The Internal Revenue Service relies on taxpayers and tax professionals to help ensure that our national tax system is secure. These efforts are particularly critical as the federal tax agency goes more electronic. It's also a legal requirement for tax professionals. The Financial Services Modernization Act of 1999, also known as the Gramm-Leach-Bliley Act after the names of its primary Congressional sponsors, mandates that financial institution companies ensure the security and confidentiality of any and all consumer information they collect. The Federal Trade Commission administers the law. Tax professional tax preparers are included in the law's definition of financial institutions.... Read more →


Robert J. Brockman speaking at the dedication of Centre College's Young Hall on in October 2011. (YouTube screenshot) The Texas billionaire charged in what Internal Revenue Service investigators called the largest U.S. tax fraud case ever died late Aug. 5 at his Houston home. The 81-year-old Robert J. Brockman suffered from Parkinson’s disease and dementia. In May, a federal judge deemed the former CEO of Reynolds & Reynolds, a software company for auto dealerships, was competent to face charges that he evaded taxes on $2 billion of income. A February 2023 trial date was set. So what happens now to... Read more →


Shakira and Spanish singing star Alejandro Sanz in 2008 met Spain's then-king Juan Carlos I. Today, Shakira's interactions with Spanish tax officials are not so friendly. (Photo by Movimiento ALAS - Flickr: ALAS_CUMBRE_64, CC BY 2.0) The rich and famous are different from you and me. But when it comes to taxes, sometimes they're the same. That's the case where they face the legal ramifications of some questionable tax moves they (or, usually their financial advisers) made. In fact, celebrities are seen by some tax officials as easy examples of the consequences of tax evasion. That's apparently the case with... Read more →


Some on Capitol Hill want to make it easier for you to use your Bitcoin and other cryptocurrencies to make small, every day purchases. The 2022 election year legislative calendar might be working against them, but Congressional fans of cryptocurrency still are looking at ways to make it more appealing to mass consumers. On July 26, two Senate Banking Committee members, including the committee's top Republican, introduced the Virtual Currency Tax Fairness Act. The bill, cosponsored by Ranking Member Sen. Pat Toomey (R-Pennsylvania) and Sen. Kyrsten Sinema (D-Arizona) would, in part, make small personal virtual currency transactions for goods and... Read more →


Photo by Daniel X. O'Neil via Flickr CC With things more or less back to whatever now counts as normal, kids (and parents) are counting down the days until school restarts. They're also looking, especially with inflation bumping up prices, for ways to save on necessary school supplies, which a recent National Retail Federation (NRF) survey found are expected to be around $864 this year. Sixteen states are offering ways to help their back-to-school shoppers. They're offering state (and in some cases local) sales tax holidays in August. Florida's two-week back-to-school tax holiday began July 25 and continues through midnight... Read more →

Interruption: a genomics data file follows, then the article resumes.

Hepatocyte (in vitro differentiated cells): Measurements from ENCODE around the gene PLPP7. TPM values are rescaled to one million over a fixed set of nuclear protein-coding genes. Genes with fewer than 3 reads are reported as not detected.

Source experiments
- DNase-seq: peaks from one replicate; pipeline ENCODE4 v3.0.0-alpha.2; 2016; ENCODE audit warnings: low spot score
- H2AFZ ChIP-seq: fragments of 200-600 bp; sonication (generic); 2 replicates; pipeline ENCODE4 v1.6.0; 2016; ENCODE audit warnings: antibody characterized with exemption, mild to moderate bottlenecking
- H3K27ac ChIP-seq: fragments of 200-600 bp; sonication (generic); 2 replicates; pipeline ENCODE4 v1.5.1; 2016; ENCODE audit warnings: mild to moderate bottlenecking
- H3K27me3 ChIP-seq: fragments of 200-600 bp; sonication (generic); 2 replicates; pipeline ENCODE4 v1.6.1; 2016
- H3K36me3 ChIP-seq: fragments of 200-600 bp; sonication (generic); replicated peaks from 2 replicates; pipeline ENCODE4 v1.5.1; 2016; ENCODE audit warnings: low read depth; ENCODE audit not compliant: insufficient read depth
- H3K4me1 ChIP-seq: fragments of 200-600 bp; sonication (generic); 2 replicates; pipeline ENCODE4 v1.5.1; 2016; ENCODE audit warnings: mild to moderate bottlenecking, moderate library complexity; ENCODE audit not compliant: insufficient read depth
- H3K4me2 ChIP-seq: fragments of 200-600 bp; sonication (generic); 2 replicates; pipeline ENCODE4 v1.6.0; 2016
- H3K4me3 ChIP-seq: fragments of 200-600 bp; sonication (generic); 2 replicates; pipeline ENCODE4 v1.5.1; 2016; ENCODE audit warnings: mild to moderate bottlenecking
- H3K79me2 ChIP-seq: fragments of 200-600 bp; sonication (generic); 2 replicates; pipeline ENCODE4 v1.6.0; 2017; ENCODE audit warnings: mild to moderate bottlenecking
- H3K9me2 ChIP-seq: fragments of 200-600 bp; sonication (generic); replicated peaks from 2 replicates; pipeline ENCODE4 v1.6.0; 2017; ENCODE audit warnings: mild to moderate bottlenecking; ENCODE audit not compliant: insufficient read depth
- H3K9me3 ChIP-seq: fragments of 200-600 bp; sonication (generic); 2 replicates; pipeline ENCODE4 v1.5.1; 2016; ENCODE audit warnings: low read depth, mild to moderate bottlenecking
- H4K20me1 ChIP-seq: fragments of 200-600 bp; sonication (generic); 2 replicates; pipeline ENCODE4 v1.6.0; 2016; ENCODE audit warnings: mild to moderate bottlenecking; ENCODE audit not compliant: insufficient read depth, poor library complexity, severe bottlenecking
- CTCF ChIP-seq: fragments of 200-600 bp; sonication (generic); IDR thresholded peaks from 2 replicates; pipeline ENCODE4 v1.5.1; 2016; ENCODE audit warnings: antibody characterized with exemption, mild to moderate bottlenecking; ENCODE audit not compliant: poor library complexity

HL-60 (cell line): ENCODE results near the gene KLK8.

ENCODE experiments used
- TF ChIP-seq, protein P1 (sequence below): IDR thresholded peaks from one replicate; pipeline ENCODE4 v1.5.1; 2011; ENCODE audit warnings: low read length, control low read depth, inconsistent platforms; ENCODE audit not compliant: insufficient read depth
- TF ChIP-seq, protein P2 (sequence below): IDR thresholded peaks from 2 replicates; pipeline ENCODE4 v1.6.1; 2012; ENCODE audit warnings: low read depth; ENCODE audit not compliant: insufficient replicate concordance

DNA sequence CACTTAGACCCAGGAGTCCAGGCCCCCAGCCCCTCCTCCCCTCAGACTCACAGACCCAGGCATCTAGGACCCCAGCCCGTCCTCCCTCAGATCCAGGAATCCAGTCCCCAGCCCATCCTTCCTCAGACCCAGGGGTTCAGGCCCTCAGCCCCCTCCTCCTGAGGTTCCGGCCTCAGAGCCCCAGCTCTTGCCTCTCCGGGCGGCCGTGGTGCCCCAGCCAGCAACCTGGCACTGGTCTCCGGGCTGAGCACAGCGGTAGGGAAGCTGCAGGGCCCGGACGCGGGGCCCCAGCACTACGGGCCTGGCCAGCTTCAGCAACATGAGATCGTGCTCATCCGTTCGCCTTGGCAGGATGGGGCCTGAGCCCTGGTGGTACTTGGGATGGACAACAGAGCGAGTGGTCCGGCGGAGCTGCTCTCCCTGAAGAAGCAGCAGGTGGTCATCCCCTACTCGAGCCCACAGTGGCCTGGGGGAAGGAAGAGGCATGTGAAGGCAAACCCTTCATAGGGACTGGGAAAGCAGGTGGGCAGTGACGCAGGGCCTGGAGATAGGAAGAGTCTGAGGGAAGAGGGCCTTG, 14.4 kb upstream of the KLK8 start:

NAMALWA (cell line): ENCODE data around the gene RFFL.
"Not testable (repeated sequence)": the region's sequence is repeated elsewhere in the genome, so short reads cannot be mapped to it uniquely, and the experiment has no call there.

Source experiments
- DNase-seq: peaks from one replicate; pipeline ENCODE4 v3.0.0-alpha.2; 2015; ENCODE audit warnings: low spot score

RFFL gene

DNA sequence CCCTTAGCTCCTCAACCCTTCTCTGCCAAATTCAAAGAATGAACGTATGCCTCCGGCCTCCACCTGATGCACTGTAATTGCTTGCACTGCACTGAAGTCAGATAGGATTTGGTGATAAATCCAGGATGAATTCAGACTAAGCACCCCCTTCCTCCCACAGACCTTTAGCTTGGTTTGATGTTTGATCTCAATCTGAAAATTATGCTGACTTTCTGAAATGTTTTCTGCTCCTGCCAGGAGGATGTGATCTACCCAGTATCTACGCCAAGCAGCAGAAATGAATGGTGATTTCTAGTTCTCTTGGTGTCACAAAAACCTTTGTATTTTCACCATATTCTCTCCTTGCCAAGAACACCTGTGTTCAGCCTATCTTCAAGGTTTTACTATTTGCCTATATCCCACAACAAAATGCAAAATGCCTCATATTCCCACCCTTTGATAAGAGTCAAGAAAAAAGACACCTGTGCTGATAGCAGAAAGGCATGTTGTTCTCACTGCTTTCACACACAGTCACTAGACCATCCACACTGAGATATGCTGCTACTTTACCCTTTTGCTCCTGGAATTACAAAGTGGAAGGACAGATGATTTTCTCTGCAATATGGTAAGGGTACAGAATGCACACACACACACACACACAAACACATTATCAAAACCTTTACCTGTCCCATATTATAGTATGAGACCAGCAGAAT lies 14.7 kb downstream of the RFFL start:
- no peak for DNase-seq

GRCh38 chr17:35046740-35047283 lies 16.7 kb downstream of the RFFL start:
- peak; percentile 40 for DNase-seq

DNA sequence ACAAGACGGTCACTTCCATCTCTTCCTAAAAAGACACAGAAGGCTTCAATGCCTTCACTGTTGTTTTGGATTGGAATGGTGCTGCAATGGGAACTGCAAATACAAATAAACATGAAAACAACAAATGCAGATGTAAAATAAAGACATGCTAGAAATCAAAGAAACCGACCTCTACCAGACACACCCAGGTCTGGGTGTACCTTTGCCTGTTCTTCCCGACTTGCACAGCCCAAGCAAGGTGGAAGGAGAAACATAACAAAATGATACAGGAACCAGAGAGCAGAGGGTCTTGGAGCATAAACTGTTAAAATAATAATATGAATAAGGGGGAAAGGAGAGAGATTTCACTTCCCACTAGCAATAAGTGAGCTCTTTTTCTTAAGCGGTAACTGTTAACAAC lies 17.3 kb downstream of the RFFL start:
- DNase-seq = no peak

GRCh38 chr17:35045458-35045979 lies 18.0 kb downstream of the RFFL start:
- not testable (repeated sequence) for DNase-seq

A Kentucky National Guardsman views flood damage in the southeastern part of the state on July 29 from a Blackhawk helicopter as the Bluegrass State unit flies in to provide help. (U.S. Army National Guard Photo by Sgt. Jesse Elbouab via Flickr) Historic flooding ravaged southeastern Kentucky last week, destroying homes and killing at least 37 people. Tens of thousands who were spared the worst of the overwhelming water damage are coping with power losses. Now some of those folks are getting from help from the federal government. President Joe Biden declared the most severely hit parts of the Bluegrass... Read more →


Photo by Vlada Karpovich Immediately after the U.S. Supreme Court overturn the constitutional right to abortion, talk turned to the longer-term ramifications of the Dobbs v. Jackson Women's Health Organization ruling. The ending of the 49-year-old federal right to an abortion means states now can determine under what circumstances the medical procedure is allowed. Most that have enacted anti-abortion laws or reinstated pre-Roe statutes do not allow or severely limit the time frame in which it can be performed. Some even have granted an unborn fetus personhood, or have introduced legislation to ban abortion by establishing fetal personhood, according to... Read more →


Photo by Mikhail Nilov Just when you thought it was safe to go to your mailbox, the tax bogeyman is back. The Internal Revenue Service says it has — again — sent out some confusing, and potentially incorrect tax notices. This time it's balance due notices. This is getting to be a bad habit. Earlier this year, taxpayers who had filed and paid taxes while the IRS was operating under COVID-19 pandemic constraints received automatically issued notices that the IRS couldn't find their 1040 forms. The problem then was due to the millions of backlogged paper returns that stacked up... Read more →


Summer's winding down, with schools opening their doors across much of the country in just a few weeks. So of course, you're thinking of one last getaway to escape the sweltering dog days. But before you head out to a beach retreat or cooler mountain cabin, take a few minutes for taxes. August is a good time to make some tax moves that could save you some dollars and future headaches. Here are four to consider. 1. Make your tax holiday shopping list: The return this fall of students to classrooms is most welcome by COVID-weary parents who saw much... Read more →